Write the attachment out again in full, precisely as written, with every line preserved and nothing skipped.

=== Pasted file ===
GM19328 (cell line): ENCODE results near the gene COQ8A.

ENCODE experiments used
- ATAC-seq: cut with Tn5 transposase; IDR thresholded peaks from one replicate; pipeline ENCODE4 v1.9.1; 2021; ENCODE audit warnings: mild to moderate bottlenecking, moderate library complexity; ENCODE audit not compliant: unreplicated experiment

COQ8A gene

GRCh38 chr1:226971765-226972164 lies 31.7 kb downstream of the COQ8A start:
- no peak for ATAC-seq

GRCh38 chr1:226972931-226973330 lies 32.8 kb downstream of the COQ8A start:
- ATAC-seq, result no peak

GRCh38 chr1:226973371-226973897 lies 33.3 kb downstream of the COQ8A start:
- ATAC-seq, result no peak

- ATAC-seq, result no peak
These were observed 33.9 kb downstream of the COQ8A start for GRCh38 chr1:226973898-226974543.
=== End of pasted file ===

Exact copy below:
GM19328 (cell line): ENCODE results near the gene COQ8A.

ENCODE experiments used
- ATAC-seq: cut with Tn5 transposase; IDR thresholded peaks from one replicate; pipeline ENCODE4 v1.9.1; 2021; ENCODE audit warnings: mild to moderate bottlenecking, moderate library complexity; ENCODE audit not compliant: unreplicated experiment

COQ8A gene

GRCh38 chr1:226971765-226972164 lies 31.7 kb downstream of the COQ8A start:
- no peak for ATAC-seq

GRCh38 chr1:226972931-226973330 lies 32.8 kb downstream of the COQ8A start:
- ATAC-seq, result no peak

GRCh38 chr1:226973371-226973897 lies 33.3 kb downstream of the COQ8A start:
- ATAC-seq, result no peak

- ATAC-seq, result no peak
These were observed 33.9 kb downstream of the COQ8A start for GRCh38 chr1:226973898-226974543.